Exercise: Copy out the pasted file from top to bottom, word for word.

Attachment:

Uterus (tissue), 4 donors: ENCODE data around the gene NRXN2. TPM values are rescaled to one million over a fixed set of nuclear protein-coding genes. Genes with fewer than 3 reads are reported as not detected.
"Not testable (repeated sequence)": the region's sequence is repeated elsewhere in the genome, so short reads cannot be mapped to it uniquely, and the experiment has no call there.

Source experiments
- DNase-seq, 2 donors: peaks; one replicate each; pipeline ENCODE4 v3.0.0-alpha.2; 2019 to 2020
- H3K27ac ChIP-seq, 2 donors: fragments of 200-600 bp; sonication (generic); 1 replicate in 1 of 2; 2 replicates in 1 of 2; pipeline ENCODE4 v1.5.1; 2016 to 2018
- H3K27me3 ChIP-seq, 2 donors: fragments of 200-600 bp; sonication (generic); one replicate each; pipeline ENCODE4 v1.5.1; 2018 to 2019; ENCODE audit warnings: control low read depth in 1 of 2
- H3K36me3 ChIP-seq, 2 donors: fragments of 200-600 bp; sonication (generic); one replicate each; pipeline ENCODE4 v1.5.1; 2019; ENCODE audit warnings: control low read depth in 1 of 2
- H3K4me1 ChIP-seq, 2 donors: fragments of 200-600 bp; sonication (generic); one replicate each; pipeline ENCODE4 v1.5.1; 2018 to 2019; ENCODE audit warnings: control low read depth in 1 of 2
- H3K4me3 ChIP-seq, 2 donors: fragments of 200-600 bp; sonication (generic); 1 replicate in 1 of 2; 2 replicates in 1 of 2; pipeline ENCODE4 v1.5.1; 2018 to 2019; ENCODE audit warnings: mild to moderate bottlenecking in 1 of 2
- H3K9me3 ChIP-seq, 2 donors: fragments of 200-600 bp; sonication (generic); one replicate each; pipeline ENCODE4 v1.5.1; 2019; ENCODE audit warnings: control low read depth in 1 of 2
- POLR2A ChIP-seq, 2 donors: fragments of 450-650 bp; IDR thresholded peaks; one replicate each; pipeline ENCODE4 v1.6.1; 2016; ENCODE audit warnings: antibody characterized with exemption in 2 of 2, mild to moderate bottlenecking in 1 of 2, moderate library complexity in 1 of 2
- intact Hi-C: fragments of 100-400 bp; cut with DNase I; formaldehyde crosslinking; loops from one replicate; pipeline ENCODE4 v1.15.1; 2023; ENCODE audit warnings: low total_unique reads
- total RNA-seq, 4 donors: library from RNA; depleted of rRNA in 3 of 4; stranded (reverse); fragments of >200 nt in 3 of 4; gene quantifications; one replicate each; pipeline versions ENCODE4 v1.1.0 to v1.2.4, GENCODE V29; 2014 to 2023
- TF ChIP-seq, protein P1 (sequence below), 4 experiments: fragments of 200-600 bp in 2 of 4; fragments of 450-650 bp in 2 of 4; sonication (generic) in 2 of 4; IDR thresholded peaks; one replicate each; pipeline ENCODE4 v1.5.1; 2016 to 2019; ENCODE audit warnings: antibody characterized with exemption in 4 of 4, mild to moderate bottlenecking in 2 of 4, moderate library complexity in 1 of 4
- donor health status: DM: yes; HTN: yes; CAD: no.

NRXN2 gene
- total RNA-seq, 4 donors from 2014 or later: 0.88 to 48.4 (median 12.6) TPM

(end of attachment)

Uterus (tissue), 4 donors: ENCODE data around the gene NRXN2. TPM values are rescaled to one million over a fixed set of nuclear protein-coding genes. Genes with fewer than 3 reads are reported as not detected.
"Not testable (repeated sequence)": the region's sequence is repeated elsewhere in the genome, so short reads cannot be mapped to it uniquely, and the experiment has no call there.

Source experiments
- DNase-seq, 2 donors: peaks; one replicate each; pipeline ENCODE4 v3.0.0-alpha.2; 2019 to 2020
- H3K27ac ChIP-seq, 2 donors: fragments of 200-600 bp; sonication (generic); 1 replicate in 1 of 2; 2 replicates in 1 of 2; pipeline ENCODE4 v1.5.1; 2016 to 2018
- H3K27me3 ChIP-seq, 2 donors: fragments of 200-600 bp; sonication (generic); one replicate each; pipeline ENCODE4 v1.5.1; 2018 to 2019; ENCODE audit warnings: control low read depth in 1 of 2
- H3K36me3 ChIP-seq, 2 donors: fragments of 200-600 bp; sonication (generic); one replicate each; pipeline ENCODE4 v1.5.1; 2019; ENCODE audit warnings: control low read depth in 1 of 2
- H3K4me1 ChIP-seq, 2 donors: fragments of 200-600 bp; sonication (generic); one replicate each; pipeline ENCODE4 v1.5.1; 2018 to 2019; ENCODE audit warnings: control low read depth in 1 of 2
- H3K4me3 ChIP-seq, 2 donors: fragments of 200-600 bp; sonication (generic); 1 replicate in 1 of 2; 2 replicates in 1 of 2; pipeline ENCODE4 v1.5.1; 2018 to 2019; ENCODE audit warnings: mild to moderate bottlenecking in 1 of 2
- H3K9me3 ChIP-seq, 2 donors: fragments of 200-600 bp; sonication (generic); one replicate each; pipeline ENCODE4 v1.5.1; 2019; ENCODE audit warnings: control low read depth in 1 of 2
- POLR2A ChIP-seq, 2 donors: fragments of 450-650 bp; IDR thresholded peaks; one replicate each; pipeline ENCODE4 v1.6.1; 2016; ENCODE audit warnings: antibody characterized with exemption in 2 of 2, mild to moderate bottlenecking in 1 of 2, moderate library complexity in 1 of 2
- intact Hi-C: fragments of 100-400 bp; cut with DNase I; formaldehyde crosslinking; loops from one replicate; pipeline ENCODE4 v1.15.1; 2023; ENCODE audit warnings: low total_unique reads
- total RNA-seq, 4 donors: library from RNA; depleted of rRNA in 3 of 4; stranded (reverse); fragments of >200 nt in 3 of 4; gene quantifications; one replicate each; pipeline versions ENCODE4 v1.1.0 to v1.2.4, GENCODE V29; 2014 to 2023
- TF ChIP-seq, protein P1 (sequence below), 4 experiments: fragments of 200-600 bp in 2 of 4; fragments of 450-650 bp in 2 of 4; sonication (generic) in 2 of 4; IDR thresholded peaks; one replicate each; pipeline ENCODE4 v1.5.1; 2016 to 2019; ENCODE audit warnings: antibody characterized with exemption in 4 of 4, mild to moderate bottlenecking in 2 of 4, moderate library complexity in 1 of 4
- donor health status: DM: yes; HTN: yes; CAD: no.

NRXN2 gene
- total RNA-seq, 4 donors from 2014 or later: 0.88 to 48.4 (median 12.6) TPM